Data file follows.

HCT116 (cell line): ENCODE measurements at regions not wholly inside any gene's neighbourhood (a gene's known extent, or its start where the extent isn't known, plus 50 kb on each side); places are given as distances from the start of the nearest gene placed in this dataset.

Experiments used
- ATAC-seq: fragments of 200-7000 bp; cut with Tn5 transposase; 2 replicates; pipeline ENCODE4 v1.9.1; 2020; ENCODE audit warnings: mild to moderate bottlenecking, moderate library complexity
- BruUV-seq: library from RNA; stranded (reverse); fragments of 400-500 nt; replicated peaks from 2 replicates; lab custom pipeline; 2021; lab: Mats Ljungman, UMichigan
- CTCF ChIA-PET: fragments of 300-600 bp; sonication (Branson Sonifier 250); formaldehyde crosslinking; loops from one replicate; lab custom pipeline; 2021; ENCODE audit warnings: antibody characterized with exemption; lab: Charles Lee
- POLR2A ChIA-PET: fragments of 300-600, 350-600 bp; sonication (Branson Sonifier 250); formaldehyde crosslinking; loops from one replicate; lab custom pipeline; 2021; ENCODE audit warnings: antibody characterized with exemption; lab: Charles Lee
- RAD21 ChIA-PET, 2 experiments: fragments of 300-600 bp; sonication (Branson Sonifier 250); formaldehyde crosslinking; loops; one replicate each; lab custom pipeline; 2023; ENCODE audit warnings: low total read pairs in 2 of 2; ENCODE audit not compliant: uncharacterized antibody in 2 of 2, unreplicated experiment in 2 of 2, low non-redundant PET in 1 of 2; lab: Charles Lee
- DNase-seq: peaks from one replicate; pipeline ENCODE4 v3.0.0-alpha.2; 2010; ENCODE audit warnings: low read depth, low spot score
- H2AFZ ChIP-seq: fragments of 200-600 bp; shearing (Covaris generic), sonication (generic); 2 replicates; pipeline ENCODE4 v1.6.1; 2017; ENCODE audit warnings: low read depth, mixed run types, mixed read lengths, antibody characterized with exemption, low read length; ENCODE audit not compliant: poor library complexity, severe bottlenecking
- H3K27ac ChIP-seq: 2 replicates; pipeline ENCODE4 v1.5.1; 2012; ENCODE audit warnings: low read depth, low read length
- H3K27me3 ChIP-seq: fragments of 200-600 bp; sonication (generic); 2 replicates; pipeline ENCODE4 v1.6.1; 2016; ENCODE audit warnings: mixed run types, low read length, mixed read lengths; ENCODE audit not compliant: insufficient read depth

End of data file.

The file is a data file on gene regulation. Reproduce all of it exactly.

HCT116 (cell line): ENCODE measurements at regions not wholly inside any gene's neighbourhood (a gene's known extent, or its start where the extent isn't known, plus 50 kb on each side); places are given as distances from the start of the nearest gene placed in this dataset.

Experiments used
- ATAC-seq: fragments of 200-7000 bp; cut with Tn5 transposase; 2 replicates; pipeline ENCODE4 v1.9.1; 2020; ENCODE audit warnings: mild to moderate bottlenecking, moderate library complexity
- BruUV-seq: library from RNA; stranded (reverse); fragments of 400-500 nt; replicated peaks from 2 replicates; lab custom pipeline; 2021; lab: Mats Ljungman, UMichigan
- CTCF ChIA-PET: fragments of 300-600 bp; sonication (Branson Sonifier 250); formaldehyde crosslinking; loops from one replicate; lab custom pipeline; 2021; ENCODE audit warnings: antibody characterized with exemption; lab: Charles Lee
- POLR2A ChIA-PET: fragments of 300-600, 350-600 bp; sonication (Branson Sonifier 250); formaldehyde crosslinking; loops from one replicate; lab custom pipeline; 2021; ENCODE audit warnings: antibody characterized with exemption; lab: Charles Lee
- RAD21 ChIA-PET, 2 experiments: fragments of 300-600 bp; sonication (Branson Sonifier 250); formaldehyde crosslinking; loops; one replicate each; lab custom pipeline; 2023; ENCODE audit warnings: low total read pairs in 2 of 2; ENCODE audit not compliant: uncharacterized antibody in 2 of 2, unreplicated experiment in 2 of 2, low non-redundant PET in 1 of 2; lab: Charles Lee
- DNase-seq: peaks from one replicate; pipeline ENCODE4 v3.0.0-alpha.2; 2010; ENCODE audit warnings: low read depth, low spot score
- H2AFZ ChIP-seq: fragments of 200-600 bp; shearing (Covaris generic), sonication (generic); 2 replicates; pipeline ENCODE4 v1.6.1; 2017; ENCODE audit warnings: low read depth, mixed run types, mixed read lengths, antibody characterized with exemption, low read length; ENCODE audit not compliant: poor library complexity, severe bottlenecking
- H3K27ac ChIP-seq: 2 replicates; pipeline ENCODE4 v1.5.1; 2012; ENCODE audit warnings: low read depth, low read length
- H3K27me3 ChIP-seq: fragments of 200-600 bp; sonication (generic); 2 replicates; pipeline ENCODE4 v1.6.1; 2016; ENCODE audit warnings: mixed run types, low read length, mixed read lengths; ENCODE audit not compliant: insufficient read depth